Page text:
Mathematics Magic and Mistery
Martin Gardner
Preface
Like many another hybrid subject matter, mathematical magic is often viewed with a double disdain. Mathematicians are inclined to regard it as trivial play, magicians to dismiss it as dull magic. Its practitioners, to rephrase an epigram about biophysicists, are apt to bore their mathematical friends with talk of magic, their magic friends with talk of mathematics, and each other with talk of politics. There is truth in all these animadversions. Mathematical magic is not  let us face it  the sort of magic with which one can hold spellbound an audience of nonmathematically minded people. Its tricks take too long and they have too little dramatic effect. Nor is one likely to obtain profound mathematical insights from contemplating tricks of a mathematical character.
Nevertheless, mathematical magic, like chess, has its own curious charms. Chess combines the beauty of mathematical structure with the recreational delights of a competitive game. Mathematical magic combines the beauty of mathematical structure with the entertainment value of a trick. It is not surprising, therefore, that the delights of mathematical magic are greatest for those who enjoy both conjuring and mathematical recreations.
W. W. Rouse Ball (18511925), a fellow in mathematics at Trinity College, Cambridge, and author of the well known MATHEMATICAL RECREATIONS AND ESSAYS, was such an individual. Throughout his life, he took an active interest in legerdemain. He founded and was the first president of The Pentacle Club, a Cambridge University magic society that continues to flourish today. His classic reference work contains many early examples of mathematical conjuring.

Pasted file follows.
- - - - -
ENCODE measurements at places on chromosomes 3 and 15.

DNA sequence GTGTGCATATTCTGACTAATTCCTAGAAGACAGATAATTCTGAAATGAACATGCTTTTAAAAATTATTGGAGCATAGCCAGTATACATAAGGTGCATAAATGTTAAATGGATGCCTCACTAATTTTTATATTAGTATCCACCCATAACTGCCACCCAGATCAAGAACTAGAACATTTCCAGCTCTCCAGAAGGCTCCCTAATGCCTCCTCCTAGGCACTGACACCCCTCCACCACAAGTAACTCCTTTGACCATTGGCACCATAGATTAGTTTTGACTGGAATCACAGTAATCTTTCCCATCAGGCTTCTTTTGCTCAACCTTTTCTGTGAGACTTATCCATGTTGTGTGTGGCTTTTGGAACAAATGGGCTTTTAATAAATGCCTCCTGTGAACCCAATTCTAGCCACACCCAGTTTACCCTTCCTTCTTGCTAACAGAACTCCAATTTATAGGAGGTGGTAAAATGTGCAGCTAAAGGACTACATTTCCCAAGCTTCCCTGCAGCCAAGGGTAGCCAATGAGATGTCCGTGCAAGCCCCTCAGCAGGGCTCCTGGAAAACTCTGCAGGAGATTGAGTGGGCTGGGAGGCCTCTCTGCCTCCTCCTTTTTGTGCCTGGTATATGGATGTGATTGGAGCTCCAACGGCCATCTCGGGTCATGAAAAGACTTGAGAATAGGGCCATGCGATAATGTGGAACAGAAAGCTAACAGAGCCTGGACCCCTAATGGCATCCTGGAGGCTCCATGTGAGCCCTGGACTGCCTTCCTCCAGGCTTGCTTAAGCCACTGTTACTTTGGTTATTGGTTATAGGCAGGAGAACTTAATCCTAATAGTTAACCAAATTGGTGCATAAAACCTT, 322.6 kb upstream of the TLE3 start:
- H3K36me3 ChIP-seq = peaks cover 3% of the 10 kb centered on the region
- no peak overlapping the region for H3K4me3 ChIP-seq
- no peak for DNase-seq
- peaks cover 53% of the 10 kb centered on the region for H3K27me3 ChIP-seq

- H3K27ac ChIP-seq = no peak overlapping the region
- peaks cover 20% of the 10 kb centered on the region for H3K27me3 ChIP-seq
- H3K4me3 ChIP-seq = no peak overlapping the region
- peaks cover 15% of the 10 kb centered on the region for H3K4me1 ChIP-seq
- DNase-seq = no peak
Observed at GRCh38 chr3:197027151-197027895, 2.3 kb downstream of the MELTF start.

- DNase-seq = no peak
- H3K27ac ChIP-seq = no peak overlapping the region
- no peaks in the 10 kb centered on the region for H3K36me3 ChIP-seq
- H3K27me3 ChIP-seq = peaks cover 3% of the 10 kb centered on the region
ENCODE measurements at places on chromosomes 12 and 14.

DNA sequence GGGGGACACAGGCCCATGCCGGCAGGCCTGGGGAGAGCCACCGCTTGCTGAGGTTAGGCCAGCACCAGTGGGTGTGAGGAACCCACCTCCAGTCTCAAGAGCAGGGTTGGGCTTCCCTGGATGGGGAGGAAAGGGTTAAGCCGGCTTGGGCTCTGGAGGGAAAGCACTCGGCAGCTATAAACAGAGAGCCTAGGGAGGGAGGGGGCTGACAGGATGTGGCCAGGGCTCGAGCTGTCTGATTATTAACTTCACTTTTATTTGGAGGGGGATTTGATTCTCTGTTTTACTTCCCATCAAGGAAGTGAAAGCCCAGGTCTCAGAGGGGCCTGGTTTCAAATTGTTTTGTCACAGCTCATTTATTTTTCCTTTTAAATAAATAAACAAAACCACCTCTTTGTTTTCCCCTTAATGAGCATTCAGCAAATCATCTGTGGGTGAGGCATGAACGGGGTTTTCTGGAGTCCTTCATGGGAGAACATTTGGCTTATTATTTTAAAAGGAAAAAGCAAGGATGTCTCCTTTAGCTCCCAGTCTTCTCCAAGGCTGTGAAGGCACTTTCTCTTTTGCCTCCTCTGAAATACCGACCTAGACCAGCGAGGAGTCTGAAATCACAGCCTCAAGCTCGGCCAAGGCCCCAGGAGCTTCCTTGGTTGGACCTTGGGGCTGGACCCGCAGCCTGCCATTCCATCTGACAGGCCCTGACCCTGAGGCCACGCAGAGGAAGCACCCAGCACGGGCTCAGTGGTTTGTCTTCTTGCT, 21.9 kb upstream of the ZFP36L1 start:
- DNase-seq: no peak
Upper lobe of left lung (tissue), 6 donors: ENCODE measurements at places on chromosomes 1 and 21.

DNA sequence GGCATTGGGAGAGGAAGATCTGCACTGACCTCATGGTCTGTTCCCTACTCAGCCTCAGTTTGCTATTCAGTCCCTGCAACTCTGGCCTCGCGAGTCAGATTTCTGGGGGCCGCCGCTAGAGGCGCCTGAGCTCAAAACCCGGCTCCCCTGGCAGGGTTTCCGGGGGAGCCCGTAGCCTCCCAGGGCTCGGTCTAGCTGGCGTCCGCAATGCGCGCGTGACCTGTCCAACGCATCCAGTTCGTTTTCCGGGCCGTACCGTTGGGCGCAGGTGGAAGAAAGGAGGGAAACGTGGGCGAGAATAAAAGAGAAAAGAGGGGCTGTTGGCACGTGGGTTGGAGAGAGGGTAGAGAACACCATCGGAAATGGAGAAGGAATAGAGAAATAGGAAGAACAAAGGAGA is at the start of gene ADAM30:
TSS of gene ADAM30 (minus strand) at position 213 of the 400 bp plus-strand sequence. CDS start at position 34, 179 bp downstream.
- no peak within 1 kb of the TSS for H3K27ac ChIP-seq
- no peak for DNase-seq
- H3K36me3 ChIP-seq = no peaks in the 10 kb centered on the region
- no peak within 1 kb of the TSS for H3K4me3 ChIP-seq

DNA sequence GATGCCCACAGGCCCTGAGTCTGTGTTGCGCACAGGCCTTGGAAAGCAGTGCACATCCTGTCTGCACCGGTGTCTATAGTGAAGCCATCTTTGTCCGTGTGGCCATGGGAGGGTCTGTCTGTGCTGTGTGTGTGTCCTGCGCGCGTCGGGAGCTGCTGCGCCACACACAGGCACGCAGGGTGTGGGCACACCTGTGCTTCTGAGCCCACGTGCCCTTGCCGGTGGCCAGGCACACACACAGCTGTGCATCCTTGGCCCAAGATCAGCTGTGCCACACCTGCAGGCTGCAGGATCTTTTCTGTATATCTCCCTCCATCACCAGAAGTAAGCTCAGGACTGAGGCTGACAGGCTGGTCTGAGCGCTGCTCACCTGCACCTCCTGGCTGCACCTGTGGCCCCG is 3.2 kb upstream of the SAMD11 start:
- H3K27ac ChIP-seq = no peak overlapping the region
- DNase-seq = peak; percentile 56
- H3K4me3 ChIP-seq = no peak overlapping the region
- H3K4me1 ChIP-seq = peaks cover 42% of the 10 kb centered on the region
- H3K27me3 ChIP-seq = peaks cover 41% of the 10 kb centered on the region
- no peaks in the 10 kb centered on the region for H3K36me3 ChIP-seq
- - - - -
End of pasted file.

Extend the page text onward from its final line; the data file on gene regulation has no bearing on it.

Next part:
So far as I am aware, the chapters to follow represent the first attempt to survey the entire field of modern mathematical magic. Most of the material has been drawn from the literature of conjuring and from personal contacts with amateur and professional magicians rather than from the literature of mathematical recreations. It is the magician, not the mathematician, who has been the most prolific in creating mathematical tricks during the past halfcentury. For this reason, students of recreational mathematics not familiar with modern conjuring are likely to find here a rich new fielda field of which they may well have been totally unaware.
It is a field in its infancy. It is a field in which dozens of startling new effects may be invented before this book has been a year on sale. Because its principles can be grasped quickly, without training in higher mathematics, perhaps you the reader may play some part in the rapid growth of this odd and delightful pastime.
MARTIN GARDNER
New York, N.Y., 1955
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